In the Journals

Insulin resistance observed in girls with PCOS, regardless of BMI

Normal-weight adolescents with polycystic ovary syndrome show peripheral insulin resistance, changes in postprandial glucose disposal and post-exercise muscle mitochondrial dysfunction when compared with normal-weight adolescents without the syndrome, according to published findings.

“Even if teen girls with PCOS are normal weight, they have mild insulin resistance in their muscle, mild muscle mitochondrial dysfunction, and an increase in liver fat relative to their weight-similar peers with normal menstrual cycles,” Melanie Cree-Green, MD, PhD, assistant professor of pediatric endocrinology and director of the adolescent PCOS multidisciplinary clinic at the University of Colorado, Anschutz and Children’s Hospital Colorado, told Endocrine Today. “As clinicians, we need to monitor the metabolic health of all girls with PCOS, not just those who are overweight or obese.”

Melanie Cree-Green
Melanie Cree-Green

Cree-Green and colleagues analyzed data from 18 normal-weight girls with PCOS (mean age, 16 years; mean BMI, 22.7 kg/m²) and 20 normal-weight controls (mean age, 15 years; mean BMI, 21.3 kg/m²). All girls underwent a four-phase, hyperinsulinemic-euglycemic clamp with isotope trackers to assess tissue-specific insulin sensitivity, as well as a standard 2-hour, 75-g oral glucose tolerance test; hepatic fat was determined via MRI, and body composition was measured via DXA. Researchers also measured post-exercise muscle mitochondrial function. Participants completed food frequency questionnaires and wore an accelerometer for 7 days to track habitual physical activity.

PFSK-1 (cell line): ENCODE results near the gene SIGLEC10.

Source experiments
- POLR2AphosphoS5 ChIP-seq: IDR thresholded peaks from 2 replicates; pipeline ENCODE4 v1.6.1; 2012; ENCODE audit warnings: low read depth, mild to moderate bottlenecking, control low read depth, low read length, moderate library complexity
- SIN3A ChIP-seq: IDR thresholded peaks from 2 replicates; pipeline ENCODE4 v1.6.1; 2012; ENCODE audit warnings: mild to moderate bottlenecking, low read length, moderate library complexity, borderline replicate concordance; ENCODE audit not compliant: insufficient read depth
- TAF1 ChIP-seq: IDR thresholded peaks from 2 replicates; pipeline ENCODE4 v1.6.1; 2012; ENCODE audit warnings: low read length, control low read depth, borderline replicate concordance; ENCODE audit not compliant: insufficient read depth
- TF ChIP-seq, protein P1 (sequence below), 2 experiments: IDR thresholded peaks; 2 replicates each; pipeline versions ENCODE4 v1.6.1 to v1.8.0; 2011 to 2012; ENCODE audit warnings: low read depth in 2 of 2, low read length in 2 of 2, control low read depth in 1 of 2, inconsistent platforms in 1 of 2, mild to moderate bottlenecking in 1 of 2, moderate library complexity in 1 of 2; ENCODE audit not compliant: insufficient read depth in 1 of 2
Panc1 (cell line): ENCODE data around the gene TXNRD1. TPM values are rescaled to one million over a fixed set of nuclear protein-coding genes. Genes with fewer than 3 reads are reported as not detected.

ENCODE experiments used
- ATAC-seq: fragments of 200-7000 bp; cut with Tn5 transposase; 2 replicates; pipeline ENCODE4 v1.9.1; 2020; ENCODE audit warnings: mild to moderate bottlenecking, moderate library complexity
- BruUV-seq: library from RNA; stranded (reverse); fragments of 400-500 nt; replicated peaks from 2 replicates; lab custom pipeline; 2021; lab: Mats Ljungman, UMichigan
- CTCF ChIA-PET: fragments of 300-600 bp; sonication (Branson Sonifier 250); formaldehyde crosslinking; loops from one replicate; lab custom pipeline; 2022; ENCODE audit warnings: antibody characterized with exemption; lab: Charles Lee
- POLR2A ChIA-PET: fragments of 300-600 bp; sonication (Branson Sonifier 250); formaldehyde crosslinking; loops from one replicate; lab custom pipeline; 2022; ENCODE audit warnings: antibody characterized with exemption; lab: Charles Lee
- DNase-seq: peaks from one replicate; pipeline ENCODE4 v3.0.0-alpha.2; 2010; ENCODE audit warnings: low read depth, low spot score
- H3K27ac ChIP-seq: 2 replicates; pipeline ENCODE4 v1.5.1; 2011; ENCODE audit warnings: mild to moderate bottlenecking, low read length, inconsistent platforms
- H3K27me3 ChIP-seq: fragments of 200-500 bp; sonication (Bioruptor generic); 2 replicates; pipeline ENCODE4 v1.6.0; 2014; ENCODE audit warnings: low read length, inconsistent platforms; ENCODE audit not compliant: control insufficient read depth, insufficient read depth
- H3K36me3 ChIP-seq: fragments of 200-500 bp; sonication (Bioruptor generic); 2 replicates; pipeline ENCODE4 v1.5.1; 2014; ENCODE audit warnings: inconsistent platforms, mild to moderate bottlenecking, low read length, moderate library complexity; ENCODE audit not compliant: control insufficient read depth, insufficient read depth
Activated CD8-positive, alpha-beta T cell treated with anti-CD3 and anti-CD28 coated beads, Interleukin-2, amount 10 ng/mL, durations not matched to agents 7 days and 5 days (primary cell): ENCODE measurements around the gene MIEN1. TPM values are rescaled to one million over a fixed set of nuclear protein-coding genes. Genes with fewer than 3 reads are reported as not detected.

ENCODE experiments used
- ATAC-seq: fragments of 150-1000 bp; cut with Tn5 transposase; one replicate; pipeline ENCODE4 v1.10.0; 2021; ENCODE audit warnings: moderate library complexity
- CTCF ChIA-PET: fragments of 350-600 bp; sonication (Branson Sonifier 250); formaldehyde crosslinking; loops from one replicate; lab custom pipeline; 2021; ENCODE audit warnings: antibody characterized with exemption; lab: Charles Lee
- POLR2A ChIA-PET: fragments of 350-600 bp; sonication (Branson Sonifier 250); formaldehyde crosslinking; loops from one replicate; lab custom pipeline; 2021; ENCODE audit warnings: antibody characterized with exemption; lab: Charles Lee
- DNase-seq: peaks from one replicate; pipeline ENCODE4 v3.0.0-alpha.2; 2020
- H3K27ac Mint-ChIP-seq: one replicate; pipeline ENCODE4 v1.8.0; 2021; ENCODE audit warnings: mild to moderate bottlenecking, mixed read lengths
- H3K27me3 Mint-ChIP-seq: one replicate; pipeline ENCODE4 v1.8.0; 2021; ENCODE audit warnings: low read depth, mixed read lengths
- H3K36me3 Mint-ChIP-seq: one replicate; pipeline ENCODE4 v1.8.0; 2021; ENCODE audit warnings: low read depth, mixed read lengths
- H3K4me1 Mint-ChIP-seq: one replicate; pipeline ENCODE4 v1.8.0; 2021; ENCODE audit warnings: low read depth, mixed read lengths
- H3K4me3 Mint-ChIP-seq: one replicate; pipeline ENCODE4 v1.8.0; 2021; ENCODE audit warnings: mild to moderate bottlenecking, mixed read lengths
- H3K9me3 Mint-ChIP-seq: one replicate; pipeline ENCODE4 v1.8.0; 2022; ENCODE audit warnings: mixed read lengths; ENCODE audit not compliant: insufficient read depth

When assessing biochemical measurements, researchers found no between-group differences for serum estradiol, sex hormone-binding globulin, leptin, adiponectin, HbA1c, fasting glucose and insulin; inflammatory markers and serum lipids were also similar. Girls with PCOS has higher levels of total testosterone and dehydroepiandrosterone sulfate.

When undergoing the hyperinsulinemic-euglycemic clamp, peripheral insulin sensitivity was lower in girls with PCOS compared with controls without PCOS (mean, 10.9 mg/kg per minute vs. 13.5 mg/kg per minute; P = .02). OGTT insulin levels at 2 hours were also higher in girls with PCOS vs. girls without PCOS (mean, 114 uIU/mL vs. 41 uIU/mL; P < .001) as was 2-hour glucose (mean, 119 mg/dL vs. 85 mg/dL, P = .01).

Girls with PCOS also showed muscle mitochondrial dysfunction, according to the researchers; adenosine diphosphate and phosphocreatine time constants were slower vs. girls without PCOS (mean, 22.8 seconds vs. 17.7 seconds; 0.16 mmol/L per second vs. 0.21 mmol/L per second, respectively). Girls with PCOS also had higher levels of liver fat percentage vs. controls, although still in the normal range. There were no between-group differences for hepatic insulin resistance or adipose insulin resistance.

“These findings indicate that certain aspects of metabolic alterations in PCOS, particularly in the muscle, occur regardless of adiposity, and this are likely related to PCOS status alone,” the researchers wrote.

The findings suggest that future medical interventions to improve metabolic disease must also be studied in normal-weight girls with PCOS, Cree-Green said. – by Regina Schaffer

For more information:

Melanie Cree-Green, MD, PhD, can be reached at the University of Colorado Anschutz Medical Campus, PO Box 265, 13123 E. 16th Ave., Aurora, CO 80045; email: melanie.green@childrenscolorado.org.